Now, let’s roll out your local SEO strategy. The steps below will help you improve your Google Maps rankings as well as deliver a superior experience to potential customers.
1. Claim and Fill Out Your Google Business Profile
Your Google Business Profile (GBP, formerly Google My Business) is an online hub of information about your company. Details from your GBP appear in Google Search and Maps as a knowledge panel.
Google relies on your profile to gather facts about your business (though they’ll also look at your location page to make sure the information is consistent). Customers also use it to learn about your offerings, so it’s important to take advantage of this free marketing tool to promote your business.
To get started, check whether a profile exists for your company. If it does, claim and verify it. If there isn’t a listing for your business, set one up. You can find detailed instructions in our blog post about optimizing your Google Business Profile.
Once your profile is ready to go, fill in each section as completely as possible. The more information search engines have, the more effectively they can pair your business with user queries.
2. Complete NAP Information
Fill in your business name, address, and phone number (NAP). Google uses this basic information to determine your location and proximity to the user. It also cross-references your NAP to other information it finds online. Your business is more likely to appear in search if Google can confirm your business is real and customers can interact with you.
Be meticulous and ensure the NAP on your profile matches what’s published on your website and in other directories across the internet. For example, avoid publishing your cell number on your GBP, a toll-free number on your website, and an office number with the Better Business Bureau.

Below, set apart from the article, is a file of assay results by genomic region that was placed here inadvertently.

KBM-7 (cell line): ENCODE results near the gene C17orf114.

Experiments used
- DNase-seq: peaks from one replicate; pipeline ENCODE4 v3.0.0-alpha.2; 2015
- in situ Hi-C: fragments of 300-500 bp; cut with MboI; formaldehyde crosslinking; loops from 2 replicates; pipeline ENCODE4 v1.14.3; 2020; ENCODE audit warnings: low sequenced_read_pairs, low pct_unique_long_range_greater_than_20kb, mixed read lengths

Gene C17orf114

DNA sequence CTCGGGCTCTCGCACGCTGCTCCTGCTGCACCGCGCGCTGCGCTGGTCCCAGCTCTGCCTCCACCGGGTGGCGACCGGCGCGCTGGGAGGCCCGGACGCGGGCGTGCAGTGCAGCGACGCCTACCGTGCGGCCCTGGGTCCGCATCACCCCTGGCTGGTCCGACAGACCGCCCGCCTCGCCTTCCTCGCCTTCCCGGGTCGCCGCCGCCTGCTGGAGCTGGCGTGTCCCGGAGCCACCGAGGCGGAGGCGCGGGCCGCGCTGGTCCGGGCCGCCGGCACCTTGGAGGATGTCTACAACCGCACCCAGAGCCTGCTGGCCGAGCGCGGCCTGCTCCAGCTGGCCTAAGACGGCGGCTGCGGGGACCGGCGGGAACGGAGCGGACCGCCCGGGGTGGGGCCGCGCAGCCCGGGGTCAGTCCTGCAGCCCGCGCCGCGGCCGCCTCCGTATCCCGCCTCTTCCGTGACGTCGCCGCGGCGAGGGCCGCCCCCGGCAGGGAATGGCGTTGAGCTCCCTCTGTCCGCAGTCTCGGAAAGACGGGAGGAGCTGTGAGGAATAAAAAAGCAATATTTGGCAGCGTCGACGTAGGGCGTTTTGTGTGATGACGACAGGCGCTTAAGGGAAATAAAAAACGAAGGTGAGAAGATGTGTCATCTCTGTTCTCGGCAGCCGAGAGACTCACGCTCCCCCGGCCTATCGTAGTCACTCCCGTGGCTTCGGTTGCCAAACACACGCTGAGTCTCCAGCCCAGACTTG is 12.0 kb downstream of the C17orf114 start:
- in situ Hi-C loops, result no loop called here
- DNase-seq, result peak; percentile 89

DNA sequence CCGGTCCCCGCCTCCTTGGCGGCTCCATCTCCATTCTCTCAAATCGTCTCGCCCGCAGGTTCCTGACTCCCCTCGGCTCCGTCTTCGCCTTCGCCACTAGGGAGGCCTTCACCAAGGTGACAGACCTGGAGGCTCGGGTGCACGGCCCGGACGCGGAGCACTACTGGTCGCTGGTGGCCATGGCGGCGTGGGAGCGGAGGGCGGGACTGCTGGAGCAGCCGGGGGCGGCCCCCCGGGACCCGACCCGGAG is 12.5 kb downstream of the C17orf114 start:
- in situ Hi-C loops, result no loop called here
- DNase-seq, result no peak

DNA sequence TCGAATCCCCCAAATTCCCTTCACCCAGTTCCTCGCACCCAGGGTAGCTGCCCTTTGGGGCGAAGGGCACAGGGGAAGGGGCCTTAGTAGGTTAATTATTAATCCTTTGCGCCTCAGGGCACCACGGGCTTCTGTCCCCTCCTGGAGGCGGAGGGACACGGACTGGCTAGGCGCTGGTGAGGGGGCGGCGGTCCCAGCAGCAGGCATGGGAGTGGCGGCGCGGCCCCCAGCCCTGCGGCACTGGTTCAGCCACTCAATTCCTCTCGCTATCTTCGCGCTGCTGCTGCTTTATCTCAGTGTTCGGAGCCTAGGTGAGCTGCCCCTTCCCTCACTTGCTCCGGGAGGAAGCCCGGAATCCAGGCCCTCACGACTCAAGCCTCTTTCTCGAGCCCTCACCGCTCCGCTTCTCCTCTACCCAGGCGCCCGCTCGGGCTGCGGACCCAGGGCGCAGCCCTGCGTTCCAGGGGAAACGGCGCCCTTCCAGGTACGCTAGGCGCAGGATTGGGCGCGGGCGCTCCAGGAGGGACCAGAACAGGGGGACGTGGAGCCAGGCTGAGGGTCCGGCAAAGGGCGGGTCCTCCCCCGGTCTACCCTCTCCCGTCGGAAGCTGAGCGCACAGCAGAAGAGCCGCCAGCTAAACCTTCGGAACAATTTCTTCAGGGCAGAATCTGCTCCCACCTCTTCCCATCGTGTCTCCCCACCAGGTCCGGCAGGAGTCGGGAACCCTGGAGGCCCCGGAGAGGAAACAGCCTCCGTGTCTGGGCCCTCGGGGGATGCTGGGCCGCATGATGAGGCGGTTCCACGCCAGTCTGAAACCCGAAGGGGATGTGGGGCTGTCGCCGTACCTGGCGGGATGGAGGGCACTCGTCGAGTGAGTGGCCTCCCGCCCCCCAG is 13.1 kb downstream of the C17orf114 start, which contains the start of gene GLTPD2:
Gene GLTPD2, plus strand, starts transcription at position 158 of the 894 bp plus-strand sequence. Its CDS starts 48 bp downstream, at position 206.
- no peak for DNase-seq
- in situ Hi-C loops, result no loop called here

3. Update Your Business Hours
According to Google, 54% of consumers who perform local Google searches on their smartphones are checking the hours a business is open.
Keep your operating hours up to date on your profile, especially if they change during holidays or at different times of the year. You don’t want to frustrate potential customers who check your hours and arrive at your location only to find the door locked. Even worse, you risk a negative review, which can impact your ranking.
4. Generate and Respond to Google Reviews
BrightLocal found that, in 2022, 76% of consumers regularly read reviews to learn about companies. Businesses with high ratings send important trust signals to search engines and customers, showcasing the quality of their service and products.
You must deliver an exceptional customer experience to earn those positive reviews, of course. However, a key part of Google Maps and SEO is encouraging happy consumers to share their opinions with others. Google looks at the number and quality of reviews to help determine local search rankings. You’ll also want recent reviews, so don’t rest on your laurels — keep those reviews coming at a steady pace to grow your digital presence. Once customers submit a review, respond professionally to both positive and negative reviews to show you value them and are willing to help resolve problems.
5. Add Photos to Your GBP